A giant of the UK banking industry, Lloyds Banking Group (LSE:LLOY) is a constituent of the FTSE 100 index. Currently trading at 43.7p, it’s in prime penny stock territory. While I don’t currently own shares in the company, should I be buying at these low levels? Let’s take a closer look.
Why Lloyds shares may be cheap
By referring to trailing and forward price-to-earnings (P/E) ratios, I can better understand if a company is currently under- or overvalued. These ratios are found by dividing a share price by earnings, or forecast earnings for forward P/E ratios.
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Lloyds has trailing and forward P/E ratios of 6.41 and 7.12, respectively. These are lower than two major competitors. HSBC, for instance, has trailing and forward ratios of 10.96 and 8.8. Also, Standard Chartered registers 11.39 and 8.26.
This may suggest that the Lloyds share price is lower than we might expect. It may therefore be a bargain at current levels.
Interest rate hikes
The macro environment going forward may also be favourable for the company. The Bank of England increased interest rates yesterday from 0.75% to 1%. While this is still historically low, more hikes can be expected in the near future.
Interest rates are important when analysing a banking business because they have an impact on how much the bank can charge for loans and mortgages.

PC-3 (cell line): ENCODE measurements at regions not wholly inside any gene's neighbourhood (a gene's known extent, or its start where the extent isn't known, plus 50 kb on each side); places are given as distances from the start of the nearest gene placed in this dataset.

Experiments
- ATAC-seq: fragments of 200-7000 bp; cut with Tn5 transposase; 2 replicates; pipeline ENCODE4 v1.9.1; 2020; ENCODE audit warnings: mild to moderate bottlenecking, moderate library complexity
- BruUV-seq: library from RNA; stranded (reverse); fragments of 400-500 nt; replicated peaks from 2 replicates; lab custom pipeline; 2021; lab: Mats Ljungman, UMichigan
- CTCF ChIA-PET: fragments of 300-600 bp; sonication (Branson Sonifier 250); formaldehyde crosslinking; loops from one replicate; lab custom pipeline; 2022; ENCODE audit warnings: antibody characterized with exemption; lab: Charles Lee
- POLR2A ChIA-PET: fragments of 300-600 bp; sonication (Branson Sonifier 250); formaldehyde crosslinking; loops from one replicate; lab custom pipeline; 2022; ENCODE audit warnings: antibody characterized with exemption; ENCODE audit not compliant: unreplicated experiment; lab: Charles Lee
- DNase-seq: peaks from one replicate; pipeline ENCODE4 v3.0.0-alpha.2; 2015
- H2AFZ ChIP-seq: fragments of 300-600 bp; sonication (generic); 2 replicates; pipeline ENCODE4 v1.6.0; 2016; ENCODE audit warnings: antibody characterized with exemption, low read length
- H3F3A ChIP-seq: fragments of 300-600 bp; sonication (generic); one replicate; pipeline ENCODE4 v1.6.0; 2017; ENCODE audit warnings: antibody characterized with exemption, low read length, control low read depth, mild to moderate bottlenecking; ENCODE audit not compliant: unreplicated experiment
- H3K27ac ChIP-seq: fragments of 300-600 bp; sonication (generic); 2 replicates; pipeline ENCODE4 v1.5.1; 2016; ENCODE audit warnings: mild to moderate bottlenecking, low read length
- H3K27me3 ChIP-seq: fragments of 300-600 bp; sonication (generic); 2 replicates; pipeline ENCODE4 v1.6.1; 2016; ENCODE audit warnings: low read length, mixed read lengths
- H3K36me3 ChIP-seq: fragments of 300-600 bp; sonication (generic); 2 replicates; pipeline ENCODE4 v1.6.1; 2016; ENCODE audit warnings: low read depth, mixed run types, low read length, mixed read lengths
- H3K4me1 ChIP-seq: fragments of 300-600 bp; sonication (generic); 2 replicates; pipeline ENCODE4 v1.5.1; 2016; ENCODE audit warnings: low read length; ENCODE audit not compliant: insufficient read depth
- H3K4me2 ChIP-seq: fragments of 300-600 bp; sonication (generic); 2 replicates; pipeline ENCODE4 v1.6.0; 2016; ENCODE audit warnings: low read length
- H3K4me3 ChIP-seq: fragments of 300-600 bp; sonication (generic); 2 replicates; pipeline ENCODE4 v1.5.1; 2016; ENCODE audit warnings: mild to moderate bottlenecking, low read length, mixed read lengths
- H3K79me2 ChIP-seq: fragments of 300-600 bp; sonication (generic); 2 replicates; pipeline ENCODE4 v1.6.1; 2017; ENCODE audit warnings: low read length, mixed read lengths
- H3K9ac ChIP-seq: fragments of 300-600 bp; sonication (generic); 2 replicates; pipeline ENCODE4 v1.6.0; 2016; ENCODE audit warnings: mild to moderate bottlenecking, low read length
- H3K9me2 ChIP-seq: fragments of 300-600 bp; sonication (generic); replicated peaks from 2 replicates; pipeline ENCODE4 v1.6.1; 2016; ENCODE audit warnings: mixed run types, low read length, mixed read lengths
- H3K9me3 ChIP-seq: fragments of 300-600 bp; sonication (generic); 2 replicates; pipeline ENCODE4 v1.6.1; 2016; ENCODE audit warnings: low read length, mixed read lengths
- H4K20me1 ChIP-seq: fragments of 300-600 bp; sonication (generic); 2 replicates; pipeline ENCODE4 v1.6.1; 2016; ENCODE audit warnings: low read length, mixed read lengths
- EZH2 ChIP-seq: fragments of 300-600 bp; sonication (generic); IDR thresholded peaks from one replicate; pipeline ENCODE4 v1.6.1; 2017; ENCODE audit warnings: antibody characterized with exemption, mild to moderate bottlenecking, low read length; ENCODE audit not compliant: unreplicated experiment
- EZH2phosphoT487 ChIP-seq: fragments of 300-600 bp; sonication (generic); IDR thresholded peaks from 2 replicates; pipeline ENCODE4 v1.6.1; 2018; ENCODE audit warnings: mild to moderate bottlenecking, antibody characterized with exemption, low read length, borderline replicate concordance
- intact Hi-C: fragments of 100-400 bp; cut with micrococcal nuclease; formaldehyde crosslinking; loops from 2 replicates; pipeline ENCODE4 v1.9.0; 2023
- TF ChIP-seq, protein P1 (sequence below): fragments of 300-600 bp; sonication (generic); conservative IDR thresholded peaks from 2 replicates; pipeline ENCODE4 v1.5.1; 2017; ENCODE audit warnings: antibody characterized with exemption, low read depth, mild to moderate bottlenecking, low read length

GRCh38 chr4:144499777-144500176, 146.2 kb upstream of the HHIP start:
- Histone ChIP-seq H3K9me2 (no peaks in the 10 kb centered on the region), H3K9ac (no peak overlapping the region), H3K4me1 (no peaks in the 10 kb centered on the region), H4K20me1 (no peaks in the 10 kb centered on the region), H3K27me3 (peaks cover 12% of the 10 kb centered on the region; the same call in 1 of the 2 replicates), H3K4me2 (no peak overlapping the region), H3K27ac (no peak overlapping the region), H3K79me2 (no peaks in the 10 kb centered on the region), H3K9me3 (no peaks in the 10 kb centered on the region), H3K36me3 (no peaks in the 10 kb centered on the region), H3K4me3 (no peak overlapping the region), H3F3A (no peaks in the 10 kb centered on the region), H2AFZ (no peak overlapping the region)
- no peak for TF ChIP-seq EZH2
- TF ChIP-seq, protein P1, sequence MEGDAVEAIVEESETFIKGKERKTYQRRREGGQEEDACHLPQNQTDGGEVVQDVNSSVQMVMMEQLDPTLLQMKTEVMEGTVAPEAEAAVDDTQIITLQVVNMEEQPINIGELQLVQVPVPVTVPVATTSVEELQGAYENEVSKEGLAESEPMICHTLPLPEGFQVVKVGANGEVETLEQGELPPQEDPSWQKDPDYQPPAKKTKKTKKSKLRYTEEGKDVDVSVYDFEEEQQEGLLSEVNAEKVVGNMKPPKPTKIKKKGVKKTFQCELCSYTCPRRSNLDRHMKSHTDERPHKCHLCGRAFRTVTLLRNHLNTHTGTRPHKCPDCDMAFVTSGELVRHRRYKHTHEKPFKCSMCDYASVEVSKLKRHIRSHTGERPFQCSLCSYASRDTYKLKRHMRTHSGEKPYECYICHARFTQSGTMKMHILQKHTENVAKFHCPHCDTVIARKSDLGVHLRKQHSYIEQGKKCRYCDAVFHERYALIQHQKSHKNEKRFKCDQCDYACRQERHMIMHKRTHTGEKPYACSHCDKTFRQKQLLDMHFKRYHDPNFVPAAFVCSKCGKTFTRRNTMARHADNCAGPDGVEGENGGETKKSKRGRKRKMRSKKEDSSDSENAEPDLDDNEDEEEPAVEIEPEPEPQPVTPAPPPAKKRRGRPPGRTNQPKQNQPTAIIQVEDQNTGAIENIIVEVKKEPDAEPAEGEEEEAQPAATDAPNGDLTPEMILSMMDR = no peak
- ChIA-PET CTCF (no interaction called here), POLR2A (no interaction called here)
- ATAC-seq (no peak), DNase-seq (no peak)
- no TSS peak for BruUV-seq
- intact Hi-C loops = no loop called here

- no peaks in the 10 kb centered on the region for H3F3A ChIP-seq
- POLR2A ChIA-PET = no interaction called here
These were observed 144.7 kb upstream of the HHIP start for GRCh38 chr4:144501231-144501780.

As interest rates rise, Lloyds will likely charge customers more for borrowing services. Additionally, around three-quarters of Lloyds loans are mortgage-focused, so the business has large exposure to the UK housing market.
There has been some speculation that rising inflation and energy bills will act as deterrents to potential homeowners. This could lead to a decline in customers seeking mortgages.
However, UK housebuilder Taylor Wimpey recently stated that it doesn’t foresee a decline in demand for housing.
Strong financial results
Financial results are also showing improvement. For the three months to 31 March, the company reported profit before tax of £1.6bn. While this was lower on a year-on-year basis, it was higher than the forecast £1.4bn.
Despite this, CEO Charlie Nunn commented that the outlook within the UK banking market was still “uncertain”.
However, Lloyds has rebounded strongly from the difficulties it faced during the pandemic, although it should be noted that past performance is not necessarily indicative of future performance. For 2021, it posted revenue of £37.4bn. This was an increase from £29bn in 2020.
Over the same time period, profit before tax rose from £1.2bn to £6.9bn. This is a testament to the strength of the underlying business.
Overall, I think the operating environment and rising interest rates could be a good opportunity for the company. It is therefore conceivable that the Lloyds share price could rise in the near future. I will be buying shares soon for the benefit of my long-term portfolio.